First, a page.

A comparative evaluation of thesauri concerning "conceptual representability": Through an indexing experiment of the documents on library and information science

Noriko Kando-Matsuyama, Kazuaki Kishida, Sumiko Mushakoji, Kiyoe Inagaki, Keiko Higuchi, Shuichi Ueda

Research output: Contribution to journalArticlepeer-review

Abstract

A comparative evaluation of four thesauri concerning "conceptual representability" was conducted. These thesuari were ERIC Thesaurus, JICST Thesaurus and two originally constructed thesauri of library and information science. For this purpose, the following issues come under review first: the evolution of thesauri, the history of international guidelines for thesaurus establishment, the functions of thesauri, the new trend for various thesauri as switching languages or integrated vocaburalies, and methods for evaluation of thesauri. These lead us to regard thesauri as what represent the knowledge structures of the fields. For evaluating. thesauri in this meaning, "conceptual representability", which indicates how appropriately the thesaurus can represent the concepts in documents or in queries, is one of the important propeties of thesauri. It has two aspects, "comprehensivity" and "specificity". We have conducted an experiment in this aspect as follows: The sample documents were extracted randomly from the fields of library and information science. The sample documents were indexed according to the four thesauri mentioned above. The list of indexing terms were compared and "conceptual representability", "comprehensivity" and "specificity" were computed. Through classifying the concepts appeared in the document we have got several subject categories. It was clarified that these three indeces, "conceptual representability", "comprehensivity" and "specificity", revealed the advantages and disadvantages of each thesauri, and that the number of terms involved in the thesauri is proportional to the "conceptual representability". This indicates that definite number of terms, discussing here, is necessary for vocaburalies in order to represent the concepts appeared in a field.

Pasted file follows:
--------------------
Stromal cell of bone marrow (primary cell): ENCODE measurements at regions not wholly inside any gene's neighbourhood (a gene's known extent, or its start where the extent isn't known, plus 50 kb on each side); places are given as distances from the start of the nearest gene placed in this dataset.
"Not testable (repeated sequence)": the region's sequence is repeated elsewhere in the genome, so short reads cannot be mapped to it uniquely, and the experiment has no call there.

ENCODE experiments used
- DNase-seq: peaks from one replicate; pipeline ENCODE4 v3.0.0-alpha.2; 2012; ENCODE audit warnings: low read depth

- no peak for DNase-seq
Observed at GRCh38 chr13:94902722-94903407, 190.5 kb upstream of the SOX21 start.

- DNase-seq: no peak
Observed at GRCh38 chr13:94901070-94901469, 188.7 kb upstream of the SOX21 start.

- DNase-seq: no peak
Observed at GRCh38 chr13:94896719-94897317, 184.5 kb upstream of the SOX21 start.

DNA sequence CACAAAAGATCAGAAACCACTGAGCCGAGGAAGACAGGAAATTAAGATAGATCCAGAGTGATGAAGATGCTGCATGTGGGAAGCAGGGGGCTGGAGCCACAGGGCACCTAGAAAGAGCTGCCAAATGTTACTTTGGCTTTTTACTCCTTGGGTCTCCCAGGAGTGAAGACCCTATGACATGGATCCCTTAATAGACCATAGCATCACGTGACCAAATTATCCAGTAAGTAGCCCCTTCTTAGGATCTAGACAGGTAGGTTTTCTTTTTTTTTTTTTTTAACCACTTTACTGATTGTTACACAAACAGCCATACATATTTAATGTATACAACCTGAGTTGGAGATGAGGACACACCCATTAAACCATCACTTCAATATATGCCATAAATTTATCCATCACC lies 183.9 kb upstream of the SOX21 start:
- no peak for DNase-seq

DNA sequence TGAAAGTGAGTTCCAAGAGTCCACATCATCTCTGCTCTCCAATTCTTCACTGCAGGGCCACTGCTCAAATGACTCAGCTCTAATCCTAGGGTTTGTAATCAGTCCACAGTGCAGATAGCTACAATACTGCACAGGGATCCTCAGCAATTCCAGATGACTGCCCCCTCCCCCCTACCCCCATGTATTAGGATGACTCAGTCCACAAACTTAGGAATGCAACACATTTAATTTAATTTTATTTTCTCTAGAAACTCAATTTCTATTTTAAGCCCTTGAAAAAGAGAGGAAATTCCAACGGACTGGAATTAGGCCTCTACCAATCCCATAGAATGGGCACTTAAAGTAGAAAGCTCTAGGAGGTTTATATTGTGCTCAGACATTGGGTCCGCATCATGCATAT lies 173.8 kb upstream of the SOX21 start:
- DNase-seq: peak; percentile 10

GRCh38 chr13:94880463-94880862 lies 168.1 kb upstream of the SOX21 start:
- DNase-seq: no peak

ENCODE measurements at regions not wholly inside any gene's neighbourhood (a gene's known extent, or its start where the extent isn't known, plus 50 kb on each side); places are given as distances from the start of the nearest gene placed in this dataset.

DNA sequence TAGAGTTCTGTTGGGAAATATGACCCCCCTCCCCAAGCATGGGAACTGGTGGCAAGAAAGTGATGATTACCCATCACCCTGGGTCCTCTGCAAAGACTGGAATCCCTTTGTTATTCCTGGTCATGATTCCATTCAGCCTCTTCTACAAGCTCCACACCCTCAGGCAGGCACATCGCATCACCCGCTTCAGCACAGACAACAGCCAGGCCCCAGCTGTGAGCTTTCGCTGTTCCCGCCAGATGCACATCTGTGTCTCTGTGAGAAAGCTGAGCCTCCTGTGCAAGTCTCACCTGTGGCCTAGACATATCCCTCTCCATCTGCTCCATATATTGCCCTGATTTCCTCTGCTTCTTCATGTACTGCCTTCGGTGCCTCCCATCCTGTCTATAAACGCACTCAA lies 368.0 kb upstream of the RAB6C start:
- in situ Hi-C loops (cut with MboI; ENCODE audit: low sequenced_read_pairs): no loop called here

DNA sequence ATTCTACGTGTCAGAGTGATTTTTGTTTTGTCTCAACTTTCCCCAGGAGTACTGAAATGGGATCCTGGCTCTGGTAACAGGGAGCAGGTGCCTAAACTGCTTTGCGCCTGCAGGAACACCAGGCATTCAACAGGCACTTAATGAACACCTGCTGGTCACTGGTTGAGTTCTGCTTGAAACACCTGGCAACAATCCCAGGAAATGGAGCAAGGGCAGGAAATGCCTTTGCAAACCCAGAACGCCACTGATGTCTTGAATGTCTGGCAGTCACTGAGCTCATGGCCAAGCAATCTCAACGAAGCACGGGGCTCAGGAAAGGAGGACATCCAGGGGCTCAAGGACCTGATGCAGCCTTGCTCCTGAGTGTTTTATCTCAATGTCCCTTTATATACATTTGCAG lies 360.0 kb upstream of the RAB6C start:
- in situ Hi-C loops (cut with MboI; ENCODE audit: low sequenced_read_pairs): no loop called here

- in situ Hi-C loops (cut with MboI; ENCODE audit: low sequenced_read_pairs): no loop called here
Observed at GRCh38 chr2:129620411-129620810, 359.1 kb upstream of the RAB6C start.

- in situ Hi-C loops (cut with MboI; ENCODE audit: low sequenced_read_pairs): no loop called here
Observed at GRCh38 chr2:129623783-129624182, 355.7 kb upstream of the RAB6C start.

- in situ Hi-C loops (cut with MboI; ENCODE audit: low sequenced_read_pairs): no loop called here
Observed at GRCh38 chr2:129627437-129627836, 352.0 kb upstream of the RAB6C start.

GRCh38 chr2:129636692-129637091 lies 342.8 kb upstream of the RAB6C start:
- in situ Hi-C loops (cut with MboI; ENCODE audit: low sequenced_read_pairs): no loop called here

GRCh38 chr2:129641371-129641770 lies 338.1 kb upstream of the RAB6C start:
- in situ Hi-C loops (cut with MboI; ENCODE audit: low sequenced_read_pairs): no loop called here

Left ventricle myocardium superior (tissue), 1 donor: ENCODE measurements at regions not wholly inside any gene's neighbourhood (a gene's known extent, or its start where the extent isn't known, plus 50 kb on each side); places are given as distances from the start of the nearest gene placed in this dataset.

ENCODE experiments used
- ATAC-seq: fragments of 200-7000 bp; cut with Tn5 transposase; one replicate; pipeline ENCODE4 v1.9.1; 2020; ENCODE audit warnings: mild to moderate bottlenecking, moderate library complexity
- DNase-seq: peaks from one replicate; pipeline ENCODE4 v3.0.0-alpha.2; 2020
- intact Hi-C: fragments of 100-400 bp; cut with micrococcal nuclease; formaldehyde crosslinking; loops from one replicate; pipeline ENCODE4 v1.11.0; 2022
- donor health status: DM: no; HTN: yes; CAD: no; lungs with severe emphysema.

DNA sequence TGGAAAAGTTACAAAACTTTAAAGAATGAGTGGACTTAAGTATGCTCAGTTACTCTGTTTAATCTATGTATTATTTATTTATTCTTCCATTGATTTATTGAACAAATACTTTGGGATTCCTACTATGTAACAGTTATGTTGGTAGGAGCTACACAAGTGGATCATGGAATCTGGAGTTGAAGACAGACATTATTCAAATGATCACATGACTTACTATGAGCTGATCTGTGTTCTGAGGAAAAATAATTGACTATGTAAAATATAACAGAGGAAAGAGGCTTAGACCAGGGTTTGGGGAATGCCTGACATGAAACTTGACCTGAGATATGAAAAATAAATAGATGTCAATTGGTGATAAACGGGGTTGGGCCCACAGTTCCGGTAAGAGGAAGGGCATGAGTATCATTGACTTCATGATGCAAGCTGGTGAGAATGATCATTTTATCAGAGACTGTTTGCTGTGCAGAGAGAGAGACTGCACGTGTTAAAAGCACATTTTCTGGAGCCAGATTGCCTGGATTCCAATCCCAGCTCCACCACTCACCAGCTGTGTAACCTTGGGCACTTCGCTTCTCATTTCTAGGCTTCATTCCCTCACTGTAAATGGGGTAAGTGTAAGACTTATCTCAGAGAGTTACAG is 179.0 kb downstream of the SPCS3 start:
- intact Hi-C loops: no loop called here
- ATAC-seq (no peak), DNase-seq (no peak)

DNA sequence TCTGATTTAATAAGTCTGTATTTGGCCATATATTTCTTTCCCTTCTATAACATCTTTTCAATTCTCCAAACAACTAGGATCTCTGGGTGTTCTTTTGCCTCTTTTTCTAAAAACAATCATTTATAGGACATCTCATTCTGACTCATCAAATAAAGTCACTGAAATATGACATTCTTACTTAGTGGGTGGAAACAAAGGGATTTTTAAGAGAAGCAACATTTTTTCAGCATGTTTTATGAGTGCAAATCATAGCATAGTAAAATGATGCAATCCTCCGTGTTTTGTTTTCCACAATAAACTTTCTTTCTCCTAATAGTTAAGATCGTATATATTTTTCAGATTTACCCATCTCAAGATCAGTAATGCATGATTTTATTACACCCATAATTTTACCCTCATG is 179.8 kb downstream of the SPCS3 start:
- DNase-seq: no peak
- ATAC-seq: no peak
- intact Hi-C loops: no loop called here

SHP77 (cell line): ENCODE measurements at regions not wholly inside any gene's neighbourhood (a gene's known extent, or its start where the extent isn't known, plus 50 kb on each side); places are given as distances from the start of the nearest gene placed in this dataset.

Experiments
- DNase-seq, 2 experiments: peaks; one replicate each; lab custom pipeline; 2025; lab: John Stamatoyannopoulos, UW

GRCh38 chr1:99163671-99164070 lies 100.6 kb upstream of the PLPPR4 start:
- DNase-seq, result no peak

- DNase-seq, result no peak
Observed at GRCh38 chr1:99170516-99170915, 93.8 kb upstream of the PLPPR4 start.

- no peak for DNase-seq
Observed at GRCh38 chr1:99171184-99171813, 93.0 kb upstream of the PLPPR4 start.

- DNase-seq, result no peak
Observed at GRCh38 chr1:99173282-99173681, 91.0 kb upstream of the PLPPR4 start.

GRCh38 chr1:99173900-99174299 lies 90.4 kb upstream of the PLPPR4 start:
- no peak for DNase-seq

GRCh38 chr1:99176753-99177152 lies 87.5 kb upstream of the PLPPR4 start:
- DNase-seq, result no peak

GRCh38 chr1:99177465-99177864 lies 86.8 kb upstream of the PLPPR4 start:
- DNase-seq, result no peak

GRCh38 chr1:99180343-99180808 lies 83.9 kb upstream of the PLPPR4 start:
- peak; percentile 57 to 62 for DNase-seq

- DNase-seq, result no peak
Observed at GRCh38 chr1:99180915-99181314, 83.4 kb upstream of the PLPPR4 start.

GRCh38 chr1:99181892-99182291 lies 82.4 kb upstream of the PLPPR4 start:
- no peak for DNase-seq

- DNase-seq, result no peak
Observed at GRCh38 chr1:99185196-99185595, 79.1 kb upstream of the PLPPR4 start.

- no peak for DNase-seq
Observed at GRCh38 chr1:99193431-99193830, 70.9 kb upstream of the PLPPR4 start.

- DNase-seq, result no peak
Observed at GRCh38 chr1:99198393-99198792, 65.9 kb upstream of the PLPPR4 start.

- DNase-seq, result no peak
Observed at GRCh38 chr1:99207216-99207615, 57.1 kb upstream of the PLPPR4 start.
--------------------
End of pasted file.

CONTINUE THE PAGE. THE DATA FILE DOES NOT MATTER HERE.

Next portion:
Original languageEnglish
Pages (from-to)103-114
Number of pages12
JournalLibrary and Information Science
Volume1988
Issue number26
Publication statusPublished - 1988 Dec 1

ASJC Scopus subject areas

  • Library and Information Sciences

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